European Union

EC seeks mandate to negotiate the modernisation of “outdated” ECT

The European Commission has announced it had adopted a proposal for a decision from the Council of the European Union to authorise negotiations to modernise the “outdated” investment protection provisions in the Energy Charter Treaty – with the aim of minimising the number of investor claims over legitimate public policy measures.

The EC has published the proposal and an annex setting out draft negotiating objectives.

According to the Commission, most of the ECT’s provisions have not been revised since the 1990s. This is “particularly problematic” in the context of the treaty’s investment protection provisions, which it says “do not correspond to modern standards” as reflected in the EU’s “reformed approach” to investment protection in recent investment agreements with third countries such as Canada, Singapore, Vietnam and Mexico.

Hungary

Hungary applies to annul ICSID award in food voucher services treaty claim

Hungary has applied to annul a €73 million ICSID award that upheld claims by French food voucher services company Sodexo Pass International under an intra-EU bilateral investment treaty and that had addressed both the European Court of Justice´s ruling in Achmea and the EU Commission’s intervention as amicus curiae.

The arbitration arose from reforms adopted in 2011 that introduced a state-run system for the provision of pre-paid vouchers for employee fringe benefits. Sodexo argued that the reforms essentially excluded foreign providers of voucher services from the market as state-run providers enjoyed more advantageous tax rates.

In January 2019, the tribunal found that the reforms amounted to an indirect expropriation of Sodexo’s investment, in breach of the France-Hungary bilateral investment treaty.

The state had objected that the tribunal lacked jurisdiction as a result of the European Court of Justice’s March 2018 ruling in Achmea that investor-state arbitration provisions in an intra-EU bilateral investment treaty were incompatible with EU law.

The tribunal rejected this argument in spite of an amicus curiae submission by the European Commission in support of Hungary’s position.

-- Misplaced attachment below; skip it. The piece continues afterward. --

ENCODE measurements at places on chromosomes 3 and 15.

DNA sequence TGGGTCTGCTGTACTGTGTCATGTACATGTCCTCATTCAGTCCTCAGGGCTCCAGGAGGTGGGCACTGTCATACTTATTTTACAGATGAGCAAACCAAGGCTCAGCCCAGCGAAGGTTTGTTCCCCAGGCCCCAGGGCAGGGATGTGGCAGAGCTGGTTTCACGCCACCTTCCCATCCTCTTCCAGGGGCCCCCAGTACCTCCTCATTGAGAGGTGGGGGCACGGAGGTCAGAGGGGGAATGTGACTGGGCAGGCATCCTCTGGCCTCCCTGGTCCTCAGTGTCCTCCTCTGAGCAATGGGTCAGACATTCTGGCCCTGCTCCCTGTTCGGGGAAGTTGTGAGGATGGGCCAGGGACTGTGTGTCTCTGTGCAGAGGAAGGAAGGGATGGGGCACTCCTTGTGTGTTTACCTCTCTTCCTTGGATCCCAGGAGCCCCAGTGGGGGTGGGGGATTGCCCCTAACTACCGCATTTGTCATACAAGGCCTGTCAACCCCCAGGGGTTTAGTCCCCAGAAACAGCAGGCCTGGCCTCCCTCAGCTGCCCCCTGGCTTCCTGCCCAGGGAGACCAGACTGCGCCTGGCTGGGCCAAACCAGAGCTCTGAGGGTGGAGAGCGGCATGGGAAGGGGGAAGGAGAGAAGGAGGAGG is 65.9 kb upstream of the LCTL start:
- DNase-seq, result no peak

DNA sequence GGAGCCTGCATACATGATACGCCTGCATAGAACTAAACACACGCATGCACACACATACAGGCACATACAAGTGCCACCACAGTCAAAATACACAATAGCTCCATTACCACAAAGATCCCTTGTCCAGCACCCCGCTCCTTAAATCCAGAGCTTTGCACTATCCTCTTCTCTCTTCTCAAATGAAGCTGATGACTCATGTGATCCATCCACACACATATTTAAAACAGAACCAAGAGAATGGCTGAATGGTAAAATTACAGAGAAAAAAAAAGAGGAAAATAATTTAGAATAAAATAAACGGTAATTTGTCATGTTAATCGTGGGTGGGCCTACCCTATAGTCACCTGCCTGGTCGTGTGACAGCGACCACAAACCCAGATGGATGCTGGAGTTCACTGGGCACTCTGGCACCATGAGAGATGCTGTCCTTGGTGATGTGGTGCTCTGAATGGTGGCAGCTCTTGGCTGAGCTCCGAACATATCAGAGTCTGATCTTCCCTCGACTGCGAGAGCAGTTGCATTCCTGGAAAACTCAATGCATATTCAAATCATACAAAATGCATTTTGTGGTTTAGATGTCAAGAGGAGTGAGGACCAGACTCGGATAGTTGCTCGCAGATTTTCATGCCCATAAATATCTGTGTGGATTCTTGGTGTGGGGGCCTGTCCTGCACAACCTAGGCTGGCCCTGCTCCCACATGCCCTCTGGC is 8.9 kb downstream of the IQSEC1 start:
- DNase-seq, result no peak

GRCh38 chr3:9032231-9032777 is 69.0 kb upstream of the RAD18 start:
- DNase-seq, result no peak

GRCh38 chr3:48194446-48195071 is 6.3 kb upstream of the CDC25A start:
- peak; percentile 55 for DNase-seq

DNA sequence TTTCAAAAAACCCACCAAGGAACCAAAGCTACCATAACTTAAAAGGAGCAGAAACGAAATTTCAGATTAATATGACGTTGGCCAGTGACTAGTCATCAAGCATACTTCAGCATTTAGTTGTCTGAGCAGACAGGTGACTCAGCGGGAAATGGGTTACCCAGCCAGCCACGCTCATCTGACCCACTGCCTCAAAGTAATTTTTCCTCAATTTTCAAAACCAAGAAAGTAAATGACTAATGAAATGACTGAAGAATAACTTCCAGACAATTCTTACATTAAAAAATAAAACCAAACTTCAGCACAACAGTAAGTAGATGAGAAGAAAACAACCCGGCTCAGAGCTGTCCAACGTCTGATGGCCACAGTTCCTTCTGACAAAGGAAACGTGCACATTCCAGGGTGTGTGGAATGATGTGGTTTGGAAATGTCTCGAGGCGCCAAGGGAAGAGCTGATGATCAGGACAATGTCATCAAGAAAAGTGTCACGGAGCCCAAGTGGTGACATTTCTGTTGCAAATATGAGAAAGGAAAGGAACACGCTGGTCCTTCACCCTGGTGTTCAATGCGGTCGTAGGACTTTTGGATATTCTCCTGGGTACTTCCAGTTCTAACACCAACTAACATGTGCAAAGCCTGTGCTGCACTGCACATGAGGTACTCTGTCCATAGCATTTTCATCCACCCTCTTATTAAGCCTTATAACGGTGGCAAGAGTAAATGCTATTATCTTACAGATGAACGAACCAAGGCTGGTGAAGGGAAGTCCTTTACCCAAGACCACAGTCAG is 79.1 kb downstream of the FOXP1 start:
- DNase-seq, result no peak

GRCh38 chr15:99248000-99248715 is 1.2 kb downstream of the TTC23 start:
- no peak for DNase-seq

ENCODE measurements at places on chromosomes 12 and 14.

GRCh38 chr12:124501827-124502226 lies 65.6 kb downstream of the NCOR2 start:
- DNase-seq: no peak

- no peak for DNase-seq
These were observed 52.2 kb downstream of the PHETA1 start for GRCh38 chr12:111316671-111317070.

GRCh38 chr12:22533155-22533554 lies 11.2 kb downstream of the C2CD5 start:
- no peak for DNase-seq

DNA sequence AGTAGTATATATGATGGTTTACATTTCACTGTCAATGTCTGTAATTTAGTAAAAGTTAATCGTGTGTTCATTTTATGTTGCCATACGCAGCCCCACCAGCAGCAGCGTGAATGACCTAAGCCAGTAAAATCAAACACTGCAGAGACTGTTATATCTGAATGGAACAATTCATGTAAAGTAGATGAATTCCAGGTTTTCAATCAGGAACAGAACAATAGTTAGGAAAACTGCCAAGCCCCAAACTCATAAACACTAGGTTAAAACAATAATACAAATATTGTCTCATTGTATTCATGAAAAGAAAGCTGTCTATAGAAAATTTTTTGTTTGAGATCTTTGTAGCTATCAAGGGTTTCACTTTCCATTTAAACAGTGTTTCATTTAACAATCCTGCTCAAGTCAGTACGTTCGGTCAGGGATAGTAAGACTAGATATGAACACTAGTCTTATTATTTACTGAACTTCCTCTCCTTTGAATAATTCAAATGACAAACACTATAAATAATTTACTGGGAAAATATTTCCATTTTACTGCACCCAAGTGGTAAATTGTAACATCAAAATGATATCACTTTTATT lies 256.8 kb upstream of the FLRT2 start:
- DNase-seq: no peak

Italy

Swedish court stays enforcement of ECT awards against Italy

The Svea Court of Appeal has stayed the enforcement of two Energy Charter Treaty (ECT”) awards against Italy worth a combined €20 million in favour of Dutch entity CEF Energia and Denmark's Athena Investments (formerly known as Greentech) and Luxembourg fund Novenergia.

The awards, issued by tribunals at the Stockholm Chamber of Commerce, partly upheld claims brought over Italy’s reforms to its incentive regime for renewable energy.

In the CEF Energia award the tribunal found that it lacked jurisdiction over most of the disputed measures as they fell within a carve-out in the ECT for taxation measures. However, the tribunal also concluded that one of the reforms breached the ECT’s fair and equitable treatment standard in respect of one of CEF Energia’s three photovoltaic plants in Italy. It awarded the investor €9.6 million along with €1 million in costs.

In the Athena case, the tribunal upheld its jurisdiction in spite of Achmea and rejected certain claims as falling within the tax carve-out. It awarded €7.4 million to Athena and €4.5 million to two Novenergia entities, along with costs and expenses of €2 million and interest.

Spain

Spain hit by new award in ECT claim

Spain has been ordered to pay €42 million to Luxembourgish fund 9Ren, a subsidiary of US private equity firm First Reserve, in an ICSID award after holding the state liable for changes to its subsidy regime for renewable energy.

The award upheld claims by 9Ren that the Spanish energy reforms violated the Energy Charter Treaty’s (ECT´s) fair and equitable treatment standard and rejected Spain’s arguments that the ECT did not apply to intra-EU investment disputes as a result of the European Court of Justice’s decision in Achmea.

The state was ordered to pay interest at a rate equivalent to a five-year Spanish government bond yield compounded annually from June 2014 until the award was satisfied, plus almost US$6 million towards the investor’s legal costs and the costs of the arbitration.

The Luxembourgish company says it invested in reliance on incentive schemes introduced in 2007 and 2008, which included a guarantee of a premium feed-in tariff and related benefits, and a “grandfather clause” that said those benefits would be irrevocable with respect to renewables facilities that were registered by a certain deadline. However, a series of regulatory measures enacted between 2010 and 2014 dismantled that regime, introducing a new framework that required renewable investors to sell electricity on the wholesale market, with any sales supplemented by subsidies to cover the additional cost of generating renewable energy over conventional sources.

9Ren filed its ICSID claim in 2015, arguing that the later incentives were far less valuable, and the original measures gave rise to reasonable and legitimate expectations that Spain would maintain that regime.

Spain sees US Court accepting enforcement of largest solar award

Two Dutch subsidiaries of New York-listed NextEra Energy have applied to the US District Court for the District of Columbia to enforce an ICSID award worth €290 million against Spain – the largest award issued so far in the numerous cases the state faces over reforms to its renewable energy sector.